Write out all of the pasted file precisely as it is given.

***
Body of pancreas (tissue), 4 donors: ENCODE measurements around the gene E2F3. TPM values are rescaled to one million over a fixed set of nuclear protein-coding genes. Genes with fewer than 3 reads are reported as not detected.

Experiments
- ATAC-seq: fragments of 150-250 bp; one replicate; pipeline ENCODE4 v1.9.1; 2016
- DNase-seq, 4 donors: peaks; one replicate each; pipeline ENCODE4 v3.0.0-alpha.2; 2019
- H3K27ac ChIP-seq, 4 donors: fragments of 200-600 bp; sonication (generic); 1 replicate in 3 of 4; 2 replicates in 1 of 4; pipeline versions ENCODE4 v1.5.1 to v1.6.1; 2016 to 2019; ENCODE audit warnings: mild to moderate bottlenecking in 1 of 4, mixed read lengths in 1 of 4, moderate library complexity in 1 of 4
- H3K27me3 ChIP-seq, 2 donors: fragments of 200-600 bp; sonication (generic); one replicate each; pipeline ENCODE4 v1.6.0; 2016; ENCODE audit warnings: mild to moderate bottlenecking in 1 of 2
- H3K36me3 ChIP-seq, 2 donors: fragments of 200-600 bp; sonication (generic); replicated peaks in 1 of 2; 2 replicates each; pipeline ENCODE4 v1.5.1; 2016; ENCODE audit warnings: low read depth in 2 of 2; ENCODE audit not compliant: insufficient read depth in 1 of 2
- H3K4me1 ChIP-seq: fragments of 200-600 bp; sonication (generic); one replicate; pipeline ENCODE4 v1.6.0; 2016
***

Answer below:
Body of pancreas (tissue), 4 donors: ENCODE measurements around the gene E2F3. TPM values are rescaled to one million over a fixed set of nuclear protein-coding genes. Genes with fewer than 3 reads are reported as not detected.

Experiments
- ATAC-seq: fragments of 150-250 bp; one replicate; pipeline ENCODE4 v1.9.1; 2016
- DNase-seq, 4 donors: peaks; one replicate each; pipeline ENCODE4 v3.0.0-alpha.2; 2019
- H3K27ac ChIP-seq, 4 donors: fragments of 200-600 bp; sonication (generic); 1 replicate in 3 of 4; 2 replicates in 1 of 4; pipeline versions ENCODE4 v1.5.1 to v1.6.1; 2016 to 2019; ENCODE audit warnings: mild to moderate bottlenecking in 1 of 4, mixed read lengths in 1 of 4, moderate library complexity in 1 of 4
- H3K27me3 ChIP-seq, 2 donors: fragments of 200-600 bp; sonication (generic); one replicate each; pipeline ENCODE4 v1.6.0; 2016; ENCODE audit warnings: mild to moderate bottlenecking in 1 of 2
- H3K36me3 ChIP-seq, 2 donors: fragments of 200-600 bp; sonication (generic); replicated peaks in 1 of 2; 2 replicates each; pipeline ENCODE4 v1.5.1; 2016; ENCODE audit warnings: low read depth in 2 of 2; ENCODE audit not compliant: insufficient read depth in 1 of 2
- H3K4me1 ChIP-seq: fragments of 200-600 bp; sonication (generic); one replicate; pipeline ENCODE4 v1.6.0; 2016